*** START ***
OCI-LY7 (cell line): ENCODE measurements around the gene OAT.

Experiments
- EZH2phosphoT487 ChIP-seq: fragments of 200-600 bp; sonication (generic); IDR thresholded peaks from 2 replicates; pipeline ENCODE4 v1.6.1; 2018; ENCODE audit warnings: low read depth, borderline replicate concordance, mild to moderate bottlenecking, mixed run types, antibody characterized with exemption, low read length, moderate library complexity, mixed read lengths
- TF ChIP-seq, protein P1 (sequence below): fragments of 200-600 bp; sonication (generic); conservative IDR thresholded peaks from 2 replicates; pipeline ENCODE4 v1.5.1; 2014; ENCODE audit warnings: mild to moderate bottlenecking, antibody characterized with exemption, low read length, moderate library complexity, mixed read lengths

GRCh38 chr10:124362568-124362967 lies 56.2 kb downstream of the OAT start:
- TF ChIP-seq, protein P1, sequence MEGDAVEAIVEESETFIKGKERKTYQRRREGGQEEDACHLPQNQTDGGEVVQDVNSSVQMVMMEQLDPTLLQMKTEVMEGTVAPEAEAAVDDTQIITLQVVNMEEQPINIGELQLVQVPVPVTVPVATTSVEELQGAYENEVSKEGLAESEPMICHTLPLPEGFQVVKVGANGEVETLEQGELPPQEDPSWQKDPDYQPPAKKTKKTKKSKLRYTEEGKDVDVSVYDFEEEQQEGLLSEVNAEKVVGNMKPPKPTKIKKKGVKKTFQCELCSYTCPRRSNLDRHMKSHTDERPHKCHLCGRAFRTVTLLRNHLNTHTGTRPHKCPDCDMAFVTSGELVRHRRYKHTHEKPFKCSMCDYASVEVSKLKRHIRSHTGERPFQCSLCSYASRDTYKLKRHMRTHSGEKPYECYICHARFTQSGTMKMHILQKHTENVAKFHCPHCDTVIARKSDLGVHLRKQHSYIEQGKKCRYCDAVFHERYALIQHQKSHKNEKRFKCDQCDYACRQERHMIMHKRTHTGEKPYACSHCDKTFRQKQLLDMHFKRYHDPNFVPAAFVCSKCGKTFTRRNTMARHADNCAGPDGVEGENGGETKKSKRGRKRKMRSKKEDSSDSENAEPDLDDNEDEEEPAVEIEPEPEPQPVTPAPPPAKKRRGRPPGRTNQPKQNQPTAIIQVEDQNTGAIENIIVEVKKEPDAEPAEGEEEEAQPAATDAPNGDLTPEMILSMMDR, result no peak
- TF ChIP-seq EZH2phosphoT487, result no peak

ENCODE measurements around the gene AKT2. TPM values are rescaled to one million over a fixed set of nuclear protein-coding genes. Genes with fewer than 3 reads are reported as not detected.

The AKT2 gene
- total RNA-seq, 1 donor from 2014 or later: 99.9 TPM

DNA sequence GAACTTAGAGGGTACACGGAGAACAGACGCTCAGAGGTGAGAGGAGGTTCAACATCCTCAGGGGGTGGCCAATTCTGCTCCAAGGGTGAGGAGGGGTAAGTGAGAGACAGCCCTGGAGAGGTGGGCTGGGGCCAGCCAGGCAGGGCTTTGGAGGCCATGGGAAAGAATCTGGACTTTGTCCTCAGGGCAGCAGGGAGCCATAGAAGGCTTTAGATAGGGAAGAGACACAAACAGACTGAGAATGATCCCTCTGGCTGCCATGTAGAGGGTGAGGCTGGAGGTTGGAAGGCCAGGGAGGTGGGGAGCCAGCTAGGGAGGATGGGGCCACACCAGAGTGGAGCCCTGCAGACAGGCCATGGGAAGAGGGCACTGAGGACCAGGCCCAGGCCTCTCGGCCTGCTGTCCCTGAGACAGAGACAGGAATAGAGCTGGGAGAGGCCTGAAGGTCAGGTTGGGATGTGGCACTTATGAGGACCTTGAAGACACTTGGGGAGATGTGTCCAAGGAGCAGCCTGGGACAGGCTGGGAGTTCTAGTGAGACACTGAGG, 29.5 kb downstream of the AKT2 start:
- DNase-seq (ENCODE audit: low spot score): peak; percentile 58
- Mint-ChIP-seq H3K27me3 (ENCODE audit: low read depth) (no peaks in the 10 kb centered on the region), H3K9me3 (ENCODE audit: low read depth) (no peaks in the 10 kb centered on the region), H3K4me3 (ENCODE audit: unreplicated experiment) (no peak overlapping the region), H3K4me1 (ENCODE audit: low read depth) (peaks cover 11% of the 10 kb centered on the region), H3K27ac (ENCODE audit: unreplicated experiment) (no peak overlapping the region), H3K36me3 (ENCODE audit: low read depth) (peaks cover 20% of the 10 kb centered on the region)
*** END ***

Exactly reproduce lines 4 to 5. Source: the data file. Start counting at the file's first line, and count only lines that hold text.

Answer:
- TF ChIP-seq, protein P1 (sequence below): fragments of 200-600 bp; sonication (generic); conservative IDR thresholded peaks from 2 replicates; pipeline ENCODE4 v1.5.1; 2014; ENCODE audit warnings: mild to moderate bottlenecking, antibody characterized with exemption, low read length, moderate library complexity, mixed read lengths

GRCh38 chr10:124362568-124362967 lies 56.2 kb downstream of the OAT start: